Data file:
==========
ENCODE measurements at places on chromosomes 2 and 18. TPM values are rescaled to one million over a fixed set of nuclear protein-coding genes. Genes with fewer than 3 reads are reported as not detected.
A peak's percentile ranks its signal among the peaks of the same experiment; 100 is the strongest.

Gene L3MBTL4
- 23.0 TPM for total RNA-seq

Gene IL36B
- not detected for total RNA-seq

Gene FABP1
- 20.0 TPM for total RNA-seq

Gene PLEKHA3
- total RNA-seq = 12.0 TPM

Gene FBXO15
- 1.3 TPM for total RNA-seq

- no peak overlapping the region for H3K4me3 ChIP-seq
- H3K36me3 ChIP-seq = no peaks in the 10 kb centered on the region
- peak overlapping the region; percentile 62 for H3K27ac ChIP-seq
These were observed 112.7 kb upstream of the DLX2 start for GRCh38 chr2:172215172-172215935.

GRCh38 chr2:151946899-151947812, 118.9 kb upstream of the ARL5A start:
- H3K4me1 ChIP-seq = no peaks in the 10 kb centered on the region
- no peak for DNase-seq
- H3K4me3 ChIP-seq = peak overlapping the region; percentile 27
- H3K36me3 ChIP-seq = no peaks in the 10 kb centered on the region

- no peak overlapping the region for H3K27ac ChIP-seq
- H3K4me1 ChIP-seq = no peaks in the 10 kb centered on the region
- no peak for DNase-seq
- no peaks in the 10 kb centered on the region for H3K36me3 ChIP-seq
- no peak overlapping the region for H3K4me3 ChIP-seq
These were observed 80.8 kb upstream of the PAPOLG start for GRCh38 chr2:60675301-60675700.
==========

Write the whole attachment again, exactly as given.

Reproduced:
ENCODE measurements at places on chromosomes 2 and 18. TPM values are rescaled to one million over a fixed set of nuclear protein-coding genes. Genes with fewer than 3 reads are reported as not detected.
A peak's percentile ranks its signal among the peaks of the same experiment; 100 is the strongest.

Gene L3MBTL4
- 23.0 TPM for total RNA-seq

Gene IL36B
- not detected for total RNA-seq

Gene FABP1
- 20.0 TPM for total RNA-seq

Gene PLEKHA3
- total RNA-seq = 12.0 TPM

Gene FBXO15
- 1.3 TPM for total RNA-seq

- no peak overlapping the region for H3K4me3 ChIP-seq
- H3K36me3 ChIP-seq = no peaks in the 10 kb centered on the region
- peak overlapping the region; percentile 62 for H3K27ac ChIP-seq
These were observed 112.7 kb upstream of the DLX2 start for GRCh38 chr2:172215172-172215935.

GRCh38 chr2:151946899-151947812, 118.9 kb upstream of the ARL5A start:
- H3K4me1 ChIP-seq = no peaks in the 10 kb centered on the region
- no peak for DNase-seq
- H3K4me3 ChIP-seq = peak overlapping the region; percentile 27
- H3K36me3 ChIP-seq = no peaks in the 10 kb centered on the region

- no peak overlapping the region for H3K27ac ChIP-seq
- H3K4me1 ChIP-seq = no peaks in the 10 kb centered on the region
- no peak for DNase-seq
- no peaks in the 10 kb centered on the region for H3K36me3 ChIP-seq
- no peak overlapping the region for H3K4me3 ChIP-seq
These were observed 80.8 kb upstream of the PAPOLG start for GRCh38 chr2:60675301-60675700.